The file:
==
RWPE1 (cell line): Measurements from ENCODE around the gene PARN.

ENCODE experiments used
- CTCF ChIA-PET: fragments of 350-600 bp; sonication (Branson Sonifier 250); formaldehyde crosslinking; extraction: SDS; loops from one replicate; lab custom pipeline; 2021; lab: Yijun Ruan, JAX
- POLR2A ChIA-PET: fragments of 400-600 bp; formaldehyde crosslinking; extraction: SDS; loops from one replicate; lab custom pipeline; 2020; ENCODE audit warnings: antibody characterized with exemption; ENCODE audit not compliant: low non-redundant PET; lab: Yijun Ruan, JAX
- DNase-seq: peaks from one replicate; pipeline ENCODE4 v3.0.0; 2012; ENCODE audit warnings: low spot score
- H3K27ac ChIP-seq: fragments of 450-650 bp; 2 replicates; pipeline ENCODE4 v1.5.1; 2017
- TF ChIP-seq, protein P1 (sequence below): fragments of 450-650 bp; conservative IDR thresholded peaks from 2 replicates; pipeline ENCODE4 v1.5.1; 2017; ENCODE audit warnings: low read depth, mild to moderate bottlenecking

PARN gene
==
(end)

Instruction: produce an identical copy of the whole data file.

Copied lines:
RWPE1 (cell line): Measurements from ENCODE around the gene PARN.

ENCODE experiments used
- CTCF ChIA-PET: fragments of 350-600 bp; sonication (Branson Sonifier 250); formaldehyde crosslinking; extraction: SDS; loops from one replicate; lab custom pipeline; 2021; lab: Yijun Ruan, JAX
- POLR2A ChIA-PET: fragments of 400-600 bp; formaldehyde crosslinking; extraction: SDS; loops from one replicate; lab custom pipeline; 2020; ENCODE audit warnings: antibody characterized with exemption; ENCODE audit not compliant: low non-redundant PET; lab: Yijun Ruan, JAX
- DNase-seq: peaks from one replicate; pipeline ENCODE4 v3.0.0; 2012; ENCODE audit warnings: low spot score
- H3K27ac ChIP-seq: fragments of 450-650 bp; 2 replicates; pipeline ENCODE4 v1.5.1; 2017
- TF ChIP-seq, protein P1 (sequence below): fragments of 450-650 bp; conservative IDR thresholded peaks from 2 replicates; pipeline ENCODE4 v1.5.1; 2017; ENCODE audit warnings: low read depth, mild to moderate bottlenecking

PARN gene